Definition of copper:
Copper is a heavy metal
with the symbol Cu and atomic number 29
. It is very ductile and malleable
This is the common definition for copper, other definitions can be discussed in the article
The bucktail creek- turquoise color is copper precipitate on rocks © Iadanza, NOAA, 1996
Important anthropogenic inputs of copper into the ocean include urban sewage sludge dumping, runoff from copper mines and antifouling paints .
Copper is an essential element for animals, especially decapods, gastropods and cephalopods need copper in their respiratory pigment hemocyanin. Hemocyanin is a protein which (like hemoglobin) binds oxygen to transport it to the tissues.
Copper is however also one of the most toxic metals to a wide spectrum of marine life . Copper concentrations between 1 and 10µg/l can seriously affect a large number of marine organisms. These concentrations have lethal effects on scallops, clams and isopods, while other species are protected by copper binding metallothioneins .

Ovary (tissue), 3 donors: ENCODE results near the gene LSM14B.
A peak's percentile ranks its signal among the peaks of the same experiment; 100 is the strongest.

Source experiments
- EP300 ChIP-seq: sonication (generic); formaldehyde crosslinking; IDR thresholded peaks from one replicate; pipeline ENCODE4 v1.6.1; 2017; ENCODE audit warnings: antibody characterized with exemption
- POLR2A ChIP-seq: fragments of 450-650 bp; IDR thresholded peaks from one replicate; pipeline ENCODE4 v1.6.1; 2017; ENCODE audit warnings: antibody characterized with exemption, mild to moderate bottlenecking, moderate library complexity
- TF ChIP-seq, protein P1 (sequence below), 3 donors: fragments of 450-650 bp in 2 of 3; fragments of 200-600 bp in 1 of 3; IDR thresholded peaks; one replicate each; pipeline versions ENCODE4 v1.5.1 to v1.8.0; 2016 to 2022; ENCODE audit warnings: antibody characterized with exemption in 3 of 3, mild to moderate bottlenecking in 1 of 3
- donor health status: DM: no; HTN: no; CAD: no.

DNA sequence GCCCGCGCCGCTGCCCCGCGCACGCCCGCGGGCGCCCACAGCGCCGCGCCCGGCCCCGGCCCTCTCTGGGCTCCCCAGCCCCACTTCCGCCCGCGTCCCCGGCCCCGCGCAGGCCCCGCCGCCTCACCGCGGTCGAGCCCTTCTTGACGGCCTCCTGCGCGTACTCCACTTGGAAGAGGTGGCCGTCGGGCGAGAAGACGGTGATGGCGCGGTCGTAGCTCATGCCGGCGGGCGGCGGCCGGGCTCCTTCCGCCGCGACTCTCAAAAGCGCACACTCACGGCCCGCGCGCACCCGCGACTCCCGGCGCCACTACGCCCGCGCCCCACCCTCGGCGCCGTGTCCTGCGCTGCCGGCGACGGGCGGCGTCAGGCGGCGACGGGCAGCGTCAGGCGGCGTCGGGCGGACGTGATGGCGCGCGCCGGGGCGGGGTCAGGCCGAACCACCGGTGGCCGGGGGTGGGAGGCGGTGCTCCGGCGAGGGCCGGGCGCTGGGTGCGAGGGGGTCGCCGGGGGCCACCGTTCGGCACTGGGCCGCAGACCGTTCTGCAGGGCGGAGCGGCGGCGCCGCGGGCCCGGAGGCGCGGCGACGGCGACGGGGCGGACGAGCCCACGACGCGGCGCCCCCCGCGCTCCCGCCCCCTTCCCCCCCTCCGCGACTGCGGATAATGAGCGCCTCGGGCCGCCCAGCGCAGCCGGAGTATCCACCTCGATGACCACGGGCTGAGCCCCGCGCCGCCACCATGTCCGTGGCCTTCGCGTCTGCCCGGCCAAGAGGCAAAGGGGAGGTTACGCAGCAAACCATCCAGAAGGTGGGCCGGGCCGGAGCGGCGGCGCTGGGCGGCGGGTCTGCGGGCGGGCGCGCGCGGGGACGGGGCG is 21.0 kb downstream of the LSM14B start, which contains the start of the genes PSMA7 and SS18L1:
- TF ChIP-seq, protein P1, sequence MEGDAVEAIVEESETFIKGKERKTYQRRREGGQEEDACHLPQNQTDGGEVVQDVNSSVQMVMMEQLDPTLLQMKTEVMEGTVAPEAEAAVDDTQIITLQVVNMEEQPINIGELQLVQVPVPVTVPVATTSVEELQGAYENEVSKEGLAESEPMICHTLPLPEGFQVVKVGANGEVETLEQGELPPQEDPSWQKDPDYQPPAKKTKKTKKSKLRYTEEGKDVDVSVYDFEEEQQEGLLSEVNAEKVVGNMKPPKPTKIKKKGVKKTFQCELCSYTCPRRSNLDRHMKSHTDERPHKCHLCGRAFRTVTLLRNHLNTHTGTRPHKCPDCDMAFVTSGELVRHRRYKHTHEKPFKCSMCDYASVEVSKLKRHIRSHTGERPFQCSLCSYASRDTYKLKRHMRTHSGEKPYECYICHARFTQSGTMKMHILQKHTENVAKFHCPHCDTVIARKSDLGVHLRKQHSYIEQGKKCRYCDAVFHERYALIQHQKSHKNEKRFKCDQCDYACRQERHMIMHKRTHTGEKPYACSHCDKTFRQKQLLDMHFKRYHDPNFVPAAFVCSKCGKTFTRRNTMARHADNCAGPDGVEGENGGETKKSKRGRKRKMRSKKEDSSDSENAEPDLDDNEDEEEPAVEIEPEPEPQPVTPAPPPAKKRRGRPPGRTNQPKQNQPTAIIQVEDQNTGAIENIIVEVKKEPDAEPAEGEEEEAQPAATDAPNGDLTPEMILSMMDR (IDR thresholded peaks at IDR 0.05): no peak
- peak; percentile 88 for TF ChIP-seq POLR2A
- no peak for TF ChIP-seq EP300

Oysters appear to accumulate large amounts of copper in their leucocytes (a type of blood cel), where they do little harm. Copper, like most other metals, doesn't show biomagnifying characteristics.
The relation between pollutants and disease in guillemots
Heavy metal content of mussels in the Western Scheldt estuary
Effects of copper-based antifouling paints on brine shrimp
Effects of heavy metals on the sperm quality and the larvae survival of sea urchins
Heavy metals in various Belgian benthic invertebrates
Copper on the ED North Database
Copper(I)chloride on the Ecotox Database
Copper(II)oxide on the Ecotox Database
- ↑ www.wikipedia.org July 31 2009
- ↑ http://glossary.eea.europa.eu/terminology/concept_html?term=copper
- ↑ 3,0 3,1 Kennish, M. J. (1996): Practical Handbook of Estuarine and Marine Pollution, CRC Press 524 pp
- ↑ Clark, R,B., 1999. Marine pollution. Oxford University press, Fourth edition, pp 161